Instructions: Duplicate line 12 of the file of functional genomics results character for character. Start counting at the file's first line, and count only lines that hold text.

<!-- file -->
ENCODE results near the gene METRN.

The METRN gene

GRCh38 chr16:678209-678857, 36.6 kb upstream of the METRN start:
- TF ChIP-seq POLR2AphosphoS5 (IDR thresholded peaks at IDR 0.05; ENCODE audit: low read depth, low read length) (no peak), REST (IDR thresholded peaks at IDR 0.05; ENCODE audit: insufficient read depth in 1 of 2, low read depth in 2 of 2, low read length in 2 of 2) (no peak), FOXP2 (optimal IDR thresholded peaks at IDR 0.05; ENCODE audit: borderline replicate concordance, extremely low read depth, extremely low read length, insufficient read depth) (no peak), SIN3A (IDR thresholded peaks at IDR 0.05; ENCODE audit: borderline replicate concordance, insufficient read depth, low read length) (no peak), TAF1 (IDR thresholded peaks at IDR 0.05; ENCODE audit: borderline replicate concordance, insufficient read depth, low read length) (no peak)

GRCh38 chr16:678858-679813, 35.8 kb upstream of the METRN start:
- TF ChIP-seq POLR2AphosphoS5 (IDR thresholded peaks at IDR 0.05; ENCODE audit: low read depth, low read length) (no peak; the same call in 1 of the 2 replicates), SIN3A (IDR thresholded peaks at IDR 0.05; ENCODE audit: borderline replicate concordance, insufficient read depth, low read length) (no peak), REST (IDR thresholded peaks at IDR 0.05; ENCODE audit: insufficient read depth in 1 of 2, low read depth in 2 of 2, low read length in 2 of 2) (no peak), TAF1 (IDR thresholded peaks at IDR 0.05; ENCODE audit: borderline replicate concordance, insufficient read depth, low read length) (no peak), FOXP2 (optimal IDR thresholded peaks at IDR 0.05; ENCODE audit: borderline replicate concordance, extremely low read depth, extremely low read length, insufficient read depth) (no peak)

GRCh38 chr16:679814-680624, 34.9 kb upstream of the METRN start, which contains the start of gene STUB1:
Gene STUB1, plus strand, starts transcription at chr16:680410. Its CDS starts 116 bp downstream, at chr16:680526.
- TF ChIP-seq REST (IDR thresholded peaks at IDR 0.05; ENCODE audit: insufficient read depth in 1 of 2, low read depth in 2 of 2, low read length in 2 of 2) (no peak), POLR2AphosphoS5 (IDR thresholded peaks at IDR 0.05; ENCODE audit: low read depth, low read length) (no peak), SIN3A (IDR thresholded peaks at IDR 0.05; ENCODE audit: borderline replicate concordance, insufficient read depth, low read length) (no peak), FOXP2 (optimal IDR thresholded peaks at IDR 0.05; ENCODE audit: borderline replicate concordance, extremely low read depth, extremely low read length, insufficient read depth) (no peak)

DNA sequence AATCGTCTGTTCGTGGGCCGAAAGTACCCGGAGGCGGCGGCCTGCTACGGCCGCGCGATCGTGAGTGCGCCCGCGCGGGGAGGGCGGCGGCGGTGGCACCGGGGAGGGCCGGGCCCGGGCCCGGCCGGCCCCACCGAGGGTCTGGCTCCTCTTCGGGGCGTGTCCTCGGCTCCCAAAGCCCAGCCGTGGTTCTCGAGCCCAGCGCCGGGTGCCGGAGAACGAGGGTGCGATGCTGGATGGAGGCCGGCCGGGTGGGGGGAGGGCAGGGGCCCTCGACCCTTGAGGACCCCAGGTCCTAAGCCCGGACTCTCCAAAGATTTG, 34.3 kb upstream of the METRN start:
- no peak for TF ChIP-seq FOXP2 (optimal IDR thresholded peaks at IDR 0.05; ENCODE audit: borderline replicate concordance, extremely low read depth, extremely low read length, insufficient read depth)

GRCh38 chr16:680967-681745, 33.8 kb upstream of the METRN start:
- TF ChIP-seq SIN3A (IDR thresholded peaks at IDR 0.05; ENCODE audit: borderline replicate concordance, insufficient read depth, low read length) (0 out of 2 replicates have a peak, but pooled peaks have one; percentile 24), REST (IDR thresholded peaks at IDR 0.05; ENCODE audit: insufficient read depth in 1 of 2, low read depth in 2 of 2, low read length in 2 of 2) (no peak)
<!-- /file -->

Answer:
GRCh38 chr16:680967-681745, 33.8 kb upstream of the METRN start: